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How can I fix an inkjet printer where one of the colors isn't printing well anymore?

My Canon PIXMA iP3000 has served me well for a few years, and I print color and B&W material on a regular basis. A few days ago, the cyan has developed a defect -- the printout is striped, so some lines aren't getting printed. This affects all colors that have a cyan component, so color printing (and greyscales!) are ugly, striped, and miscolored.

I'm guessing that the print head itself has become clogged. Is there any way I can fix this?

I've tried the clean and deep clean functions in the printer's software many times (not just twice but maybe 15 times), and replacing the cyan ink cartridge, and printing several all-cyan pages, but the cyan is still striped.

I am considering taking it apart, cleaning the nozzles, and putting it back together again. I'm handy with tools so there's a fair chance it would work, and if it doesn't work afterwards then not much is lost because it doesn't work well now either.

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Here's an article about possible faults: – Torben Gundtofte-Bruun Oct 15 '09 at 19:47
up vote 2 down vote accepted

Print heads commonly need to be replaced in high-end inkjet printers (the low end ones tend to be discarded when the print head goes bad, due to their low price point). You can try pulling it out and cleaning it with some isopropyl alcohol (90+% concentration) and that may fix it...but it may not.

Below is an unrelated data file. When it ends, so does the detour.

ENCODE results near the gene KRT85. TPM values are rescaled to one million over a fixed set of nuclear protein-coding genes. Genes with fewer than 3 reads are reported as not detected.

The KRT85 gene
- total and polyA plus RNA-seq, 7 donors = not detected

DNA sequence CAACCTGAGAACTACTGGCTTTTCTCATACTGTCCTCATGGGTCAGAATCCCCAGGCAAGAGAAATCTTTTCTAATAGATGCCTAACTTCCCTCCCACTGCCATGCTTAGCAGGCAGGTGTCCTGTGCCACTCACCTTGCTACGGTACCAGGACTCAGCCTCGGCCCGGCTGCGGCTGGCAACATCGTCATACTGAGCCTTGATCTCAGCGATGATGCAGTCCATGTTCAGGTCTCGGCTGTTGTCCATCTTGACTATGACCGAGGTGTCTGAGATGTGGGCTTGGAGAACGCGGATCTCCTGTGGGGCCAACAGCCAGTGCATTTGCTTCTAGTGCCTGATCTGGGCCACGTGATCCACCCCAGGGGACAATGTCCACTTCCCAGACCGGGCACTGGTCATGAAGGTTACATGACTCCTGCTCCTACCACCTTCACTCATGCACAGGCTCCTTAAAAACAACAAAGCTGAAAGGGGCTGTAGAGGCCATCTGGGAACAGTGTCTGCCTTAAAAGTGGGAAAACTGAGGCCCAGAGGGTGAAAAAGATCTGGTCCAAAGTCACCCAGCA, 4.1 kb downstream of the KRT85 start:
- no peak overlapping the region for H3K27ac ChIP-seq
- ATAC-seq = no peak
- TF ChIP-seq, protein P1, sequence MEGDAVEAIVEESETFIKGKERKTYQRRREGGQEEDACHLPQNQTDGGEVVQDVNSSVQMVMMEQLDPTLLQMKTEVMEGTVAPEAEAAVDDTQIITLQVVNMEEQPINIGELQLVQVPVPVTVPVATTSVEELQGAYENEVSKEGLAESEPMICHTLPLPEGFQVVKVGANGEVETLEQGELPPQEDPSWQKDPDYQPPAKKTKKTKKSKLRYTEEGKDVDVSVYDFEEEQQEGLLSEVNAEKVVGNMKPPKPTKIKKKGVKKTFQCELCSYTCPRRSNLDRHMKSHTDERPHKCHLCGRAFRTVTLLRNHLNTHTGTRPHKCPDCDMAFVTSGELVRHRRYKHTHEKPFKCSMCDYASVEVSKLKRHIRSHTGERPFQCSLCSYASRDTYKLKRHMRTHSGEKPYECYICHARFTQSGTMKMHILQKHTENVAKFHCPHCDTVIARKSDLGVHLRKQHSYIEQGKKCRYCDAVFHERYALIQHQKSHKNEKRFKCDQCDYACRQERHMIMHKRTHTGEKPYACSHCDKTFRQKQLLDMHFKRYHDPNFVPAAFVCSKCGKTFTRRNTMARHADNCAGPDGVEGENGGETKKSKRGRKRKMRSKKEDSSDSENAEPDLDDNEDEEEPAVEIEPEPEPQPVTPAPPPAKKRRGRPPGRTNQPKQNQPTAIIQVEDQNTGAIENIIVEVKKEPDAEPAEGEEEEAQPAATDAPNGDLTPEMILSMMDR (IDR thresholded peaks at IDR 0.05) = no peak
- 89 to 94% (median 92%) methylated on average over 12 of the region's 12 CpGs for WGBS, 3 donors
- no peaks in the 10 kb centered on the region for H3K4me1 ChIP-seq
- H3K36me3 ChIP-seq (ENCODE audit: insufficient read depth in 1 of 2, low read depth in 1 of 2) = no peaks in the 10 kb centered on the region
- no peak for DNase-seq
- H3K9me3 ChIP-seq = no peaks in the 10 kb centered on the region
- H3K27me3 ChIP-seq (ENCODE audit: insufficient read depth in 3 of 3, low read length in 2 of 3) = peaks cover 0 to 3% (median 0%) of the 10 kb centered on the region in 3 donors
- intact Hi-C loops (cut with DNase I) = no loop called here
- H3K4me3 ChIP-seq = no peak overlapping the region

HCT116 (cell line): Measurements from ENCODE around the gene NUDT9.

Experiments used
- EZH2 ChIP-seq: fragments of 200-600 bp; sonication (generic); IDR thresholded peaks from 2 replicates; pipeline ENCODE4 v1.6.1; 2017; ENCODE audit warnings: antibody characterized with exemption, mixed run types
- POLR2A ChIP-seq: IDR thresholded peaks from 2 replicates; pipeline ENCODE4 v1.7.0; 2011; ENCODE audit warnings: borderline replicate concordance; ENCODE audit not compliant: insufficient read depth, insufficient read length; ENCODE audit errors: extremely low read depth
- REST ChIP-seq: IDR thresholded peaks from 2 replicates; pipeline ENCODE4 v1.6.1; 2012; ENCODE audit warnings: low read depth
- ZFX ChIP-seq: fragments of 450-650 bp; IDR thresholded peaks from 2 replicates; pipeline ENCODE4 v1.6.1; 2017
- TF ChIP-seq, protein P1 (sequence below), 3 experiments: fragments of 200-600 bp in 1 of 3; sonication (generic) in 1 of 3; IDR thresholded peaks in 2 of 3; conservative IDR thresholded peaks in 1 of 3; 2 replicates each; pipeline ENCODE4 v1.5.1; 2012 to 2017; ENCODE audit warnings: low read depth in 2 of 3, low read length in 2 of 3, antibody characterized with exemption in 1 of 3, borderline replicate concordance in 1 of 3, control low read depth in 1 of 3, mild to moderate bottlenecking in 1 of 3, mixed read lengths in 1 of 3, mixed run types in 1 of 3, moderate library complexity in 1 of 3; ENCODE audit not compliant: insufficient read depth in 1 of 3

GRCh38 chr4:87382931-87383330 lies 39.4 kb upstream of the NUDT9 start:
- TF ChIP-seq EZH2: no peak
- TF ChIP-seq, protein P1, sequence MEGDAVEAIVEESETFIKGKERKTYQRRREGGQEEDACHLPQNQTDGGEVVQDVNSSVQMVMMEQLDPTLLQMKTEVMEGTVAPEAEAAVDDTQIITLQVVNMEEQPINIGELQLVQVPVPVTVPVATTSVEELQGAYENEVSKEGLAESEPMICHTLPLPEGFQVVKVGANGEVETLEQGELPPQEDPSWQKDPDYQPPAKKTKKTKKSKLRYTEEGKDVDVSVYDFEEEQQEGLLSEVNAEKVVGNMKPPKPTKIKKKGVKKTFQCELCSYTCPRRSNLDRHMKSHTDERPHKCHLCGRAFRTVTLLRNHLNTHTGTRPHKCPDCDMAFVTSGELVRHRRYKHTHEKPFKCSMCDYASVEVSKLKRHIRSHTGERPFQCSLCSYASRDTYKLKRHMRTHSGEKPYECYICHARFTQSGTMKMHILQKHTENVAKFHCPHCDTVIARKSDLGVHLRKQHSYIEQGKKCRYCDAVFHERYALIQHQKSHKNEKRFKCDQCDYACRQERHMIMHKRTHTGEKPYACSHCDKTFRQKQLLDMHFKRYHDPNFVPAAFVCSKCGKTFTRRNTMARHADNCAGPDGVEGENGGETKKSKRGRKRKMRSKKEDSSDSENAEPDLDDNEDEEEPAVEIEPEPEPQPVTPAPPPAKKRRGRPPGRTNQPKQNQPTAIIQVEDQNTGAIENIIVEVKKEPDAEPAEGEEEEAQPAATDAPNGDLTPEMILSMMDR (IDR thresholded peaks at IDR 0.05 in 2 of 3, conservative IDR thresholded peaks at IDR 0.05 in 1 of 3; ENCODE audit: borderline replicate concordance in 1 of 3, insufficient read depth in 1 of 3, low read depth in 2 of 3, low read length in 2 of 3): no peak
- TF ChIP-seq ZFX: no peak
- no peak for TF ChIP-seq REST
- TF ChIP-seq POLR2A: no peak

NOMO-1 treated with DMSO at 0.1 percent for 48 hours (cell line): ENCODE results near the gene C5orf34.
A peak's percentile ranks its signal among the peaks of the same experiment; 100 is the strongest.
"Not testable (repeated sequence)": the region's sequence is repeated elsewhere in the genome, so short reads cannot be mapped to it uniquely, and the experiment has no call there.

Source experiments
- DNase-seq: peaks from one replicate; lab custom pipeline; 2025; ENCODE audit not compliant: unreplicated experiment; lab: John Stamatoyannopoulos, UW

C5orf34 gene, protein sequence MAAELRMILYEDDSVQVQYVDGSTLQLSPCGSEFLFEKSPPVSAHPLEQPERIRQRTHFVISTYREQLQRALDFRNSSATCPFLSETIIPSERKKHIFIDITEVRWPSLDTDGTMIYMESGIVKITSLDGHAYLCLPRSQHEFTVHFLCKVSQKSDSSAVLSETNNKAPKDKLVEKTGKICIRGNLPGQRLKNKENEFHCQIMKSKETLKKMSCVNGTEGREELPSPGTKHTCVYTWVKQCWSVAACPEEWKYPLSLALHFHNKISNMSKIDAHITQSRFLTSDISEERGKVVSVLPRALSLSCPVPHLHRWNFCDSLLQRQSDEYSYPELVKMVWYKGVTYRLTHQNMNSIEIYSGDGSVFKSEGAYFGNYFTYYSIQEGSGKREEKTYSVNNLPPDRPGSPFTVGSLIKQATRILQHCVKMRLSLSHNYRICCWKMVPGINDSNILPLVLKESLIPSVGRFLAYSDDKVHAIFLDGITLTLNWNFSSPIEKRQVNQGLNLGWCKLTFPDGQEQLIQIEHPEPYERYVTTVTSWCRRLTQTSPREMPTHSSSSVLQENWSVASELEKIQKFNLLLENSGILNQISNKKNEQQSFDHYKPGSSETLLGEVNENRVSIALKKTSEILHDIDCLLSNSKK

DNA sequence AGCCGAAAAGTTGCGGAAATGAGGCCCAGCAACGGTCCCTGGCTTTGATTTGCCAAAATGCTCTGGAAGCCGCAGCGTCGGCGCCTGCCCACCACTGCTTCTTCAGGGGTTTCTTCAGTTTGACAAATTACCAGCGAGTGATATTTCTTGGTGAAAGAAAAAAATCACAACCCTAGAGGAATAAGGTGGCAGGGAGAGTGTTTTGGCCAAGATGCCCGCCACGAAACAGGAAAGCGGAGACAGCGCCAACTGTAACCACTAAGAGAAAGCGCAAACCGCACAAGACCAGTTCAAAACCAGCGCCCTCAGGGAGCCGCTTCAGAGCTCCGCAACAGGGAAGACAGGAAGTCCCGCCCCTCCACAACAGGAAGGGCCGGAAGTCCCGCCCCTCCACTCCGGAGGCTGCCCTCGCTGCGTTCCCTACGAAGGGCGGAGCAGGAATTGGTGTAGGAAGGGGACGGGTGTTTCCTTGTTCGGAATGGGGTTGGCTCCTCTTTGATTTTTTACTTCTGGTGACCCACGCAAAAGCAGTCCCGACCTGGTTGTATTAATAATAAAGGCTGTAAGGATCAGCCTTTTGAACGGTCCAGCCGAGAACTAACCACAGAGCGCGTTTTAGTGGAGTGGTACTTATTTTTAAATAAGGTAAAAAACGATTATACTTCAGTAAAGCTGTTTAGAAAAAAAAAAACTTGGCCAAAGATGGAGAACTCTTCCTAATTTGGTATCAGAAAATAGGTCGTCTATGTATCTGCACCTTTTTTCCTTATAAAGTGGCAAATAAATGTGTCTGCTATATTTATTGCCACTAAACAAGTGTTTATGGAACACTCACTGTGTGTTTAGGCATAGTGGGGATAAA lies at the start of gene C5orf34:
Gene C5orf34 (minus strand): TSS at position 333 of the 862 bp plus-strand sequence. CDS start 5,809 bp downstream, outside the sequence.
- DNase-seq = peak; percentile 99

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Just as an experience report:

I recently had a printer with a clogged cartridge (HP Deskjet). Wiping the cartridge, cleaning with alcohol, soaking overnight and running the head cleaning program helped a bit, but printouts where still terrible.

I gave up, and let it sit for a week. When I tried it again, it worked perfectly. So apparently the soaking and cleaning can take some time to dissolve the dried ink. Maybe this helps someone.

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In my search for a solution, I just noticed that Amazon is selling a Canon Printhead ($50 on Amazon, or €51 in Europe).

Would this be a plausible solution?

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I've removed the print head and cleaned it lightly, without success. I could take it apart and clean it thoroughly with alcohol, but I've decided to purchase a new print head instead. Who knows if my attempts would work, and for how long. New is better, and at a much lower cost than a new printer! – Torben Gundtofte-Bruun Oct 16 '09 at 14:29

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